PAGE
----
Eosinophilic esophagitis (EoE) is a severe, often painful food allergy that is reported to strike 1 in 10,000 people, but may affect many more. CHOP Research investigators Hakon Hakonarson, MD, PhD, director of the Center for Applied Genomics, and Jonathan Spergel, MD, director of the Center for Pediatric Eosinophilic Disorders conducted the first genome-wide association study on EoE. In collaboration with Marc Rothenberg, MD, PhD, director of the Center for Eosinophilic Disorders at the Cincinnati Children's Hospital Medical Center, the study team found EoE was linked to a region of chromosome 5 that contains the TSLP gene.

While two genes are located in the chromosome region identified in the genetic studies, TSLP is the plausible candidate because TSLP has higher activity levels in children with EoE compared to healthy subjects and has been previously linked to allergic inflammatory diseases such as asthma and the skin inflammation atopic dermatitis. Additionally, TSLP has a biological role in allergic inflammation. It holds the genetic code to produce a cytokine, a specific signaling protein that regulates inflammatory responses occurring in allergic diseases.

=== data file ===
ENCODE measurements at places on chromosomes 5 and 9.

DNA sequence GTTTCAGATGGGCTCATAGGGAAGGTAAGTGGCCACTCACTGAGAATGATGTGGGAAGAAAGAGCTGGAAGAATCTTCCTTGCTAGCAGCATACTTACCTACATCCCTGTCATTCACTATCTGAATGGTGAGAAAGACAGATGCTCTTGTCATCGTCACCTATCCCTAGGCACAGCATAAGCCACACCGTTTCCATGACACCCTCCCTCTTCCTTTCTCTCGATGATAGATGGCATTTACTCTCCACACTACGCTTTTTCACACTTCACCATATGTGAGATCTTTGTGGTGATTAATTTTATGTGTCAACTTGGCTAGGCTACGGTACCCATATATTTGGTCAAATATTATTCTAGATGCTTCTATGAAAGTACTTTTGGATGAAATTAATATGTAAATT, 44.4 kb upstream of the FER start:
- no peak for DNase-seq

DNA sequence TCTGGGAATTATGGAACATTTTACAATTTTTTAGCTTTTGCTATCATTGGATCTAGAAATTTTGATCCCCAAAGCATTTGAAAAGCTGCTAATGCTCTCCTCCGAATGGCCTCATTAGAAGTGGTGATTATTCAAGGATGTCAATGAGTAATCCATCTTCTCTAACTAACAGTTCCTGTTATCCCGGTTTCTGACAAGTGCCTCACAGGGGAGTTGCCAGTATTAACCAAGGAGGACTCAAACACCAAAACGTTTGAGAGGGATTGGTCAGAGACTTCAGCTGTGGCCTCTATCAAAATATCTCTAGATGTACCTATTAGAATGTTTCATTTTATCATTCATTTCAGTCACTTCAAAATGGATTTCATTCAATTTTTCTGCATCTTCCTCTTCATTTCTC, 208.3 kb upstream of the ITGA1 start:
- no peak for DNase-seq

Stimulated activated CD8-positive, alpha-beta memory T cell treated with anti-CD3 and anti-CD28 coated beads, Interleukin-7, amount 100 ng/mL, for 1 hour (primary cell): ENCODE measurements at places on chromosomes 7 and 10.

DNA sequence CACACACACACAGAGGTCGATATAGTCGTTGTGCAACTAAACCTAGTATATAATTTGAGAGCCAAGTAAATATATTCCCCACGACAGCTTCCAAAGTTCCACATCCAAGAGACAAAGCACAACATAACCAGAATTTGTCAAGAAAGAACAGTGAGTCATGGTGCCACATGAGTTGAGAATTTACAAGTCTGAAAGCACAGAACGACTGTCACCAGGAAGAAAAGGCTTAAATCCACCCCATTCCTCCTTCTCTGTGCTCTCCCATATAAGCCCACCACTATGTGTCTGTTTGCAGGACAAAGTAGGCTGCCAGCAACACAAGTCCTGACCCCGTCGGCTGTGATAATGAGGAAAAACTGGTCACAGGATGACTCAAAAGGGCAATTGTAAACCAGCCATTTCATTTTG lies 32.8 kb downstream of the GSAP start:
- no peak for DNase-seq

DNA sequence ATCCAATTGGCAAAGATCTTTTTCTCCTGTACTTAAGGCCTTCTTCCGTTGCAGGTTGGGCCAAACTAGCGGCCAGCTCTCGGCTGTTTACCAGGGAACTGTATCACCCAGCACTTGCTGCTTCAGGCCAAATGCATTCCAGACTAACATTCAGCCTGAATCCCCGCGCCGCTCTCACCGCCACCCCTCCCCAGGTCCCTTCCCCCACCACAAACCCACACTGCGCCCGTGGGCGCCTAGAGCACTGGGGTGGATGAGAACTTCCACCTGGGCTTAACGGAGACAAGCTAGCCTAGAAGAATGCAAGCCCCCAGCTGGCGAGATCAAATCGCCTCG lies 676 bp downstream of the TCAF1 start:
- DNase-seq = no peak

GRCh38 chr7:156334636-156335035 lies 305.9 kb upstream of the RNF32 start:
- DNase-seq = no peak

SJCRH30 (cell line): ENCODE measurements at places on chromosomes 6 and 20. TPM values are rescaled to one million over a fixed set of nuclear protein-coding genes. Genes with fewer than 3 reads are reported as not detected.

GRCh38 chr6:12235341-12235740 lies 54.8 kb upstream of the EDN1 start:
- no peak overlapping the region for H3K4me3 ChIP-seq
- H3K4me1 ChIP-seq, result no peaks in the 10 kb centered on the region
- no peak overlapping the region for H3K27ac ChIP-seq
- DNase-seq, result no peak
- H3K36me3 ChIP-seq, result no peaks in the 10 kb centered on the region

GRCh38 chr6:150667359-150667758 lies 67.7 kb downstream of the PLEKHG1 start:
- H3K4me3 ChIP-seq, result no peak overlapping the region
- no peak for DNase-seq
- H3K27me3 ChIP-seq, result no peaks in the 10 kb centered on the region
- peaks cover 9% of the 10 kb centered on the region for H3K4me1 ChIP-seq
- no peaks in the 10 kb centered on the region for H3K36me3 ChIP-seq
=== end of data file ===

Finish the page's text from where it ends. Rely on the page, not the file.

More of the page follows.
Published in Nature Genetics, this finding has elucidated a genetic pathway for EoE, which may pave the way for research that intervenes in the pathway and may eventually lead to a new treatment. Study funding was provided by the NIH, the Food Allergy Project, the Campaign Urging Research for Eosinophilic Disorders Foundation, the American Partnership for Eosinophilic Disorders, the Chair’s Institute at CHOP, the Buckeye Foundation, and the Cotswold Foundation.

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